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Ollie the Border Collie after just one week. http://www.pauseforpaws.co.uk/2005/10/31/ollie-the-border-collie-after-just-one-week/ http://www.pauseforpaws.co.uk/2005/10/31/ollie-the-border-collie-after-just-one-week/#comments Mon, 31 Oct 2005 17:28:43 +0000 http://www.pauseforpaws.co.uk/2005/10/31/ollie-the-border-collie-after-just-one-week/ We decided on Ollie as the name of our Border Collie and he’s a wonderful addition to the family. Training seems to be going well, he sits and lays down when we want him to and staying and fetching is progessing well. His toilet training is either excellent or he goes at random, but we put that down to us ignoring his the signals he gives out (like sitting at the door or licking his privates) or down to being overexcited. The only thing we’ve not curbed is his mouthing, but part of that has to be to do with him teething – so he’s easily pacified with a dog chew.

We’re sure that he’s growing by the minute, he seemed so tiny when we picked him up. But he’s bigger by the day.

Browsing around the net I’ve found some interesting pages, such as the suggestion that Snoopy was a Border Collie and not a Beagle at all. I’ve got to say that even at 10 weeks old I can see what they’re talking about!

Also for those with no taste at all, there’s is the god awful Collie Clock. Damn, that’s in the worst granny taste I’ve seen in a long time! “The Border Collie Clock is sure to be admired by everyone who see’s it”. Apparently.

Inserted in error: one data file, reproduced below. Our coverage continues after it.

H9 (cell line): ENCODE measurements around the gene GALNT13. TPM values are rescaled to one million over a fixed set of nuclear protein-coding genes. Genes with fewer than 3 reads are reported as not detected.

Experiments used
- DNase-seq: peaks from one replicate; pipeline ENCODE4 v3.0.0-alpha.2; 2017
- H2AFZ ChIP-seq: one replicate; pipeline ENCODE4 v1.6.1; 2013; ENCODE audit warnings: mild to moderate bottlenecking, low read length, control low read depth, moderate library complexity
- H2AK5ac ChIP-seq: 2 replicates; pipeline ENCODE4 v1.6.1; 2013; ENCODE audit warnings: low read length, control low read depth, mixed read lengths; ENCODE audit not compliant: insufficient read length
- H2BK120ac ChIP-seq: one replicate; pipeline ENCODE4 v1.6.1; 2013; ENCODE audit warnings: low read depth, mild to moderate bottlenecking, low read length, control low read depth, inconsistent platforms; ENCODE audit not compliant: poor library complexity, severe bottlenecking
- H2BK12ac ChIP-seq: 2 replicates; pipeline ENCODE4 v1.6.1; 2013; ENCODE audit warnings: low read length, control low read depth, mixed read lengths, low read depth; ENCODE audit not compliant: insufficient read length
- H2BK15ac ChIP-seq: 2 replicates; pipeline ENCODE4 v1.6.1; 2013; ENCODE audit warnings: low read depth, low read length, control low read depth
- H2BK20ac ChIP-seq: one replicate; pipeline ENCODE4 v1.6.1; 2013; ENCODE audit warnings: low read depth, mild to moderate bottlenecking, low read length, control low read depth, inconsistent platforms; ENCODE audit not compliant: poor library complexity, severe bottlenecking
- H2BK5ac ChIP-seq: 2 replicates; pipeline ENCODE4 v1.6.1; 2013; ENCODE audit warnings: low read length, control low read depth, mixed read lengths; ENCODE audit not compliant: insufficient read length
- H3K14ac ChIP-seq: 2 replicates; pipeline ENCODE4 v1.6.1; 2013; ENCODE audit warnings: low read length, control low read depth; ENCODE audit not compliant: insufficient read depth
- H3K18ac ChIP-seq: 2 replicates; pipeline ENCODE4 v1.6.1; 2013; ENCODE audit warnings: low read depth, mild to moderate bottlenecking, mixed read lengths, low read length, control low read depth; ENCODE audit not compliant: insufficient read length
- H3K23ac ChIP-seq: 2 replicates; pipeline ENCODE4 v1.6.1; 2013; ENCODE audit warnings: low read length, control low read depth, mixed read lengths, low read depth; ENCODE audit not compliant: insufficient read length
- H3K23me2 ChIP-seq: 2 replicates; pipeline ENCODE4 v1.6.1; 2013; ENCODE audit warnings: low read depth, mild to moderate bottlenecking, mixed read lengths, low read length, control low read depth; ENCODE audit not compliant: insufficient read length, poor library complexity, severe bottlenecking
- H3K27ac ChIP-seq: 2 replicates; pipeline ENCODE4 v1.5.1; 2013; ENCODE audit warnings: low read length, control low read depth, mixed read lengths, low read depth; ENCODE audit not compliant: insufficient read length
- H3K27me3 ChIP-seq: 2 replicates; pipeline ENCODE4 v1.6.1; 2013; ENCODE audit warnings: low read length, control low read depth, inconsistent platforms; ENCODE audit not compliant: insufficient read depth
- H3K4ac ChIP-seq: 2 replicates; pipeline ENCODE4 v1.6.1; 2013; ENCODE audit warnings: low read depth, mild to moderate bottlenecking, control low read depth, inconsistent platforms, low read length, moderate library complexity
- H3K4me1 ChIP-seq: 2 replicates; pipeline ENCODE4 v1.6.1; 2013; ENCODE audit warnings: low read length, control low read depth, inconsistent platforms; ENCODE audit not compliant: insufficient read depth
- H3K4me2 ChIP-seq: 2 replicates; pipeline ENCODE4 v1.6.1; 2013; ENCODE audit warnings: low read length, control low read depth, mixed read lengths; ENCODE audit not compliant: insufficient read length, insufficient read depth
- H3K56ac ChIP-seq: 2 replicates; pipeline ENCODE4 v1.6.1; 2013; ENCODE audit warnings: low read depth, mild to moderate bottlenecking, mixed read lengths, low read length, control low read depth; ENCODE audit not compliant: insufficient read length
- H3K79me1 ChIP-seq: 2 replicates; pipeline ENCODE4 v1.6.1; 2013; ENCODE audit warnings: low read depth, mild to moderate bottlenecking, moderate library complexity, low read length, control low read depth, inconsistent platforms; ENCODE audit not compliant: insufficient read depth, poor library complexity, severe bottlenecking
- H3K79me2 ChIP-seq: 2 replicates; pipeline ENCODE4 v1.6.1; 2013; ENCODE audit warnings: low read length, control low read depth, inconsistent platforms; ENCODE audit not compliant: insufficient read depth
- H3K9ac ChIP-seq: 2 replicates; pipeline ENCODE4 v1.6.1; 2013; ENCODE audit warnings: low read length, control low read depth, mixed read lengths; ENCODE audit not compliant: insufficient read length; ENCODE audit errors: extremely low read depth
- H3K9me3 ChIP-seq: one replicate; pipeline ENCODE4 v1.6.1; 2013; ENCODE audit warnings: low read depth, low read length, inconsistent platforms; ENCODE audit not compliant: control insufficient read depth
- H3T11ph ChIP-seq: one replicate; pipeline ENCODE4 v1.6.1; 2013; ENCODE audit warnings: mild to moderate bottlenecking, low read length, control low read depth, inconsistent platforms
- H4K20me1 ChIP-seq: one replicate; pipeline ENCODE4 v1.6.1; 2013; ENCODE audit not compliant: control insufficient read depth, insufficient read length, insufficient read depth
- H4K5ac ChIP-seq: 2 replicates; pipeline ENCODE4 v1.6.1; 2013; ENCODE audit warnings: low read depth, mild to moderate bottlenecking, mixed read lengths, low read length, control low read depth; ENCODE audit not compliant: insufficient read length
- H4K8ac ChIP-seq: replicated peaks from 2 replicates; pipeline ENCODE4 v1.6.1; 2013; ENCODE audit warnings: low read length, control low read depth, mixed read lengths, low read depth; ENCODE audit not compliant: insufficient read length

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Potty training our new Collie puppy http://www.pauseforpaws.co.uk/2005/10/24/potty-training-our-new-collie-puppy/ http://www.pauseforpaws.co.uk/2005/10/24/potty-training-our-new-collie-puppy/#comments Mon, 24 Oct 2005 09:06:41 +0000 http://www.pauseforpaws.co.uk/2005/10/24/potty-training-our-new-collie-puppy/

We let a new bundle of love into our home just yesterday. He’s a Border Collie which we’ve named Ollie or Oliver. We met his parents and they’re both of a lovely temperament, so he should inheirit that too if we treat and train him right. Currently he’s just 9 weeks old, so he isn’t quite toilet trained yet. So today, we’re researching the best ways to do this correctly. Most methods seem to involve looking for signals (Oliver licks his privates when he’s about to go), and then taking him to a prepared area to carry out his business. Eventually he’ll adopt a regular spot and you can work towards that goal. This following article by Tina Spriggs explains this process.

Puppies are a bundle of newfound joy. You’ve prepared the house, and even bought him a new rubber chew toy. However, with all the joy your new pet brings, he also brings along with him his natural behaviors and instincts. It’s now your job to begin training and molding him into the furry companion you’ve always wanted. It’s not quite time for adventure or obedience school. It’s time for potty training!

Just for starters, let’s reiterate what pet experts back 100% of the time: never hit or abuse your puppy in any way. It will have a detrimental affect on his future behavior, his trust in you, and his ability to socialize with other dogs and humans.

With that said, you should not expect your new dog to be fully housetrained until he’s about six months old, especially if you’re not home to oversee his training every hour of every day.